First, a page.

The Supreme Election Board (YSK) has agreed to install ballot boxes at Turkish diplomatic missions abroad in a move to allow for 3.5 million Turkish expatriates to vote in national elections.
Overseas Turks Agency (TYB) Chairman Kemal Yurtnaç said the agency had drafted the bill with the YSK. “Our citizens have not been able to cast votes at embassies and consulates for years. We have prepared a draft bill in cooperation with the YSK,” he said.
The Cabinet subsequently approved the draft bill to put ballot boxes in diplomatic missions.
In an interview with Today's Zaman, YSK Deputy Director General Ayhan Okurer said the bill was submitted to the YSK and that the board agreed to the implementation of the new system of putting ballot boxes at diplomatic missions.
The bill is expected to be passed by Parliament.
With the new system, Turkish citizens who live abroad will be able to cast votes at Turkish consulates and embassies. The voting will begin one month before election day in Turkey. Each voter will be given a date to visit the relevant mission and vote in an effort to avoid large crowds at the missions. A special registration system will be set up for these voters. Political parties will be able to follow the voting process in the missions if they wish. The ballot boxes will later be taken to Turkey and counted in the presence of political party and YSK observers.
Before every national election, Turks living abroad came to the country to vote or voted at the airport. Turks in neighboring countries would come to customs gates in order to cast their votes. Since the YSK did not place ballot boxes outside the country, only some 129,000 voters submitted their votes in the general elections on June 12, 2011 while about 2,4 million citizens did not cast votes. Prime Minister Recep Tayyip Erdoğan back then criticized the YSK, calling the board's decision of not putting ballot boxes at overseas missions “sabotage.”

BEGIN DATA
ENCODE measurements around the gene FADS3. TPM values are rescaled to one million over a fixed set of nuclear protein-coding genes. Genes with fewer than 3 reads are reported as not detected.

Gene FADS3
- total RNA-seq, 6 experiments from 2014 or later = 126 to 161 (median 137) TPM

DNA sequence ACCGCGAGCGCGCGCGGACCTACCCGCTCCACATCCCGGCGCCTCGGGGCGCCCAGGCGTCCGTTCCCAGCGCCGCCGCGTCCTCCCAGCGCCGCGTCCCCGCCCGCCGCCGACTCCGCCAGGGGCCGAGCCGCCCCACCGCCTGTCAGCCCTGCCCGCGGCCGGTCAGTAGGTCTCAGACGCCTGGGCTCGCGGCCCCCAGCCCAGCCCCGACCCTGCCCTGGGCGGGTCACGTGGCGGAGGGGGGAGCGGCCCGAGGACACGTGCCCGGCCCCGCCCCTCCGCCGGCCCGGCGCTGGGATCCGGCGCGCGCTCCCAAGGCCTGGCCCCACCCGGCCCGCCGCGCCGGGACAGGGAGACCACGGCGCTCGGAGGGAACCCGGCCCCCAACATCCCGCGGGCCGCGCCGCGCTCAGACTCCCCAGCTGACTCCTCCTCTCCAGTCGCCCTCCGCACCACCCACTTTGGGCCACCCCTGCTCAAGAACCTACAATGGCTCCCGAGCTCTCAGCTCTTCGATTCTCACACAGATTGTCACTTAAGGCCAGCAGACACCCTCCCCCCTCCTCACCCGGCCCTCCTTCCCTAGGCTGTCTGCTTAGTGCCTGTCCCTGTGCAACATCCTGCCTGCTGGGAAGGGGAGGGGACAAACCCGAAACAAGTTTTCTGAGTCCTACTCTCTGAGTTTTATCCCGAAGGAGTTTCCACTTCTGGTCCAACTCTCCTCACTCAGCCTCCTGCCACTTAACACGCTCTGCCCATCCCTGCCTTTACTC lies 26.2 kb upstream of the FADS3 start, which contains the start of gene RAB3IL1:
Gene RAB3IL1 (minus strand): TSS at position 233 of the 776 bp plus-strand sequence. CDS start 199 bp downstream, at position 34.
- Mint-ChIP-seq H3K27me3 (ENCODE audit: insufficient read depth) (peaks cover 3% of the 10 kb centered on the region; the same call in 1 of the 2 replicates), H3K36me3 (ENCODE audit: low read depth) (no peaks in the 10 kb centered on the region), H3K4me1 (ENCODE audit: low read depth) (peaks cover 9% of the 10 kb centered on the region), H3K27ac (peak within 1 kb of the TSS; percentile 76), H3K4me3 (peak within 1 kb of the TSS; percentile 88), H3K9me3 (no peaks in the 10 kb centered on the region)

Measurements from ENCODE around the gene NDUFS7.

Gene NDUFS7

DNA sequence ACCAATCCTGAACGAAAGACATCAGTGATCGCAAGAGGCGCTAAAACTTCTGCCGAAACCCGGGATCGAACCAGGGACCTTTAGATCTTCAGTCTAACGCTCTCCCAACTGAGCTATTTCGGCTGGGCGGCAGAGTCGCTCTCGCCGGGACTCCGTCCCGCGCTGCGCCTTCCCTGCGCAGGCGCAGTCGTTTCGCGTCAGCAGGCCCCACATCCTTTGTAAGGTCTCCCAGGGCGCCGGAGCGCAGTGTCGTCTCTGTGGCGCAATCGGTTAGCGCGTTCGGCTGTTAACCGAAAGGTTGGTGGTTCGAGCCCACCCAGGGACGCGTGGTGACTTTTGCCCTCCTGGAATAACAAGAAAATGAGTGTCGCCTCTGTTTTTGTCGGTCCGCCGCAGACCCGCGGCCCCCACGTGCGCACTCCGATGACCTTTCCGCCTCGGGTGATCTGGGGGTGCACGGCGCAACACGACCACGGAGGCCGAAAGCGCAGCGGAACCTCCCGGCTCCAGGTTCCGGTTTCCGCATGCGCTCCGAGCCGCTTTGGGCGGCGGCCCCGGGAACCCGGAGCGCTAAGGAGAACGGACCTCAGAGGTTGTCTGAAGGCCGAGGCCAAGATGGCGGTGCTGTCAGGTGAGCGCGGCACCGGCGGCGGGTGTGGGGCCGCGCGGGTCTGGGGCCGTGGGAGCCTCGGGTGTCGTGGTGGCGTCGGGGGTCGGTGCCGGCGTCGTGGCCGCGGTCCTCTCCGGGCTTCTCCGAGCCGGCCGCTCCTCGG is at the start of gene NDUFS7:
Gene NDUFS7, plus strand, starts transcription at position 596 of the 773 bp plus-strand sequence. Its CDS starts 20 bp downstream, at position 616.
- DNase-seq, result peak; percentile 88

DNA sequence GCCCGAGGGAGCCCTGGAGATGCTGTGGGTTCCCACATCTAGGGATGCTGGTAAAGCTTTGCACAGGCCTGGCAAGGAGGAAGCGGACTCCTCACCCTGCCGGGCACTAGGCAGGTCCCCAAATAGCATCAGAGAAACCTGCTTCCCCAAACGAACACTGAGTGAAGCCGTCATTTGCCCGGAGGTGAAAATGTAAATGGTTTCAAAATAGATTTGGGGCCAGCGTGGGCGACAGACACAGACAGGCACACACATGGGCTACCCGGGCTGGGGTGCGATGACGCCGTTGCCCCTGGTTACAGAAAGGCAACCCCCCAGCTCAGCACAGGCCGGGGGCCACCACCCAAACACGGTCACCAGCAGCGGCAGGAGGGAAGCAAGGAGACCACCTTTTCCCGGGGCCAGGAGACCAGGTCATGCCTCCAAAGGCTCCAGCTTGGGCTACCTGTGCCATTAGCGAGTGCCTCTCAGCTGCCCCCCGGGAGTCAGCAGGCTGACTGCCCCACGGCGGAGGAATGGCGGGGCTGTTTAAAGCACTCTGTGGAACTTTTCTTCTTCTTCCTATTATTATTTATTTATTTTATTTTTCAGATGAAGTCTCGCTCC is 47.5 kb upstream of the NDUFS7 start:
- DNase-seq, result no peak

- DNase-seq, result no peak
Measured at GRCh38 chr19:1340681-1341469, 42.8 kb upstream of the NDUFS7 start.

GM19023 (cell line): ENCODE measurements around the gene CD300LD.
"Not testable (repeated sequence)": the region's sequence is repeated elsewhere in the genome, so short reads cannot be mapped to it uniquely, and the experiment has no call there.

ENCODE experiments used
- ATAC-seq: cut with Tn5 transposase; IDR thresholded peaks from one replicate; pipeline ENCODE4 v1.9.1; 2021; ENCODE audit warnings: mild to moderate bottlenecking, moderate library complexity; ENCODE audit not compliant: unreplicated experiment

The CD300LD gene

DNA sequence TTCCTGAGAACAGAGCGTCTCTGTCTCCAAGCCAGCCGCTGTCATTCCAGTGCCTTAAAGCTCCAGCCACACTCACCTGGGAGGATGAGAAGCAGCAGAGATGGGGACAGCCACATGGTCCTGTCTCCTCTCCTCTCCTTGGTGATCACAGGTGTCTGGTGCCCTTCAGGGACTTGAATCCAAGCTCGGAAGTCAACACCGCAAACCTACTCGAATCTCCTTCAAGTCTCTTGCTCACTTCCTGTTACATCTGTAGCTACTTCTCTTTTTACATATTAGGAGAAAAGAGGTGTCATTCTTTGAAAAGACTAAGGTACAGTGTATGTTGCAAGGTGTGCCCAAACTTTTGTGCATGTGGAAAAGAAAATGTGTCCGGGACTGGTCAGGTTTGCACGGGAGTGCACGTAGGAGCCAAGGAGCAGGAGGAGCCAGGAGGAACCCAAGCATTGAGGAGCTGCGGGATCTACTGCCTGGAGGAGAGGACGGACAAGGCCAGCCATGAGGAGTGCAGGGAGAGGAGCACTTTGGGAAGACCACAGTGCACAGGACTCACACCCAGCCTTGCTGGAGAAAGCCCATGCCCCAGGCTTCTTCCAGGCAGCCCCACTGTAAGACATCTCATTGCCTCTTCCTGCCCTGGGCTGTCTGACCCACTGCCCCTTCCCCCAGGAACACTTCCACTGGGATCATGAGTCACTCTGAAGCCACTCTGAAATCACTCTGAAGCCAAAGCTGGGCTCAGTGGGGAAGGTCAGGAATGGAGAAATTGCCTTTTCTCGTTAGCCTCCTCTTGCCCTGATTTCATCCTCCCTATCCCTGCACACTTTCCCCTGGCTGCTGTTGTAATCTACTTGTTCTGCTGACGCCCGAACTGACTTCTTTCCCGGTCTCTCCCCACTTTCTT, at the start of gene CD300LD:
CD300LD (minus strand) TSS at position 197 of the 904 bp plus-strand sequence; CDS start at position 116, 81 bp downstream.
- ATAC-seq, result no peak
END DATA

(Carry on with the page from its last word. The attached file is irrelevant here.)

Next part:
Kyrgyz-Turkish Industrialists and Businessmen's Association Chairman Hüseyin Muslu said the new system will pave the way for the association to support democracy in Turkey more strongly. While noting that the YSK was hindering democracy with the soon-to-be former regulation of not having ballot boxes abroad, Muslu added that he is happy to hear the YSK is willing to eliminate the regulation. The president of the Turkish Businessmen Association (TİAD) in Bucharest, Ömer Süsli, said the YSK's support for the draft bill is a positive development, adding that voters will be no longer have to spend time and money to go to Turkey to vote.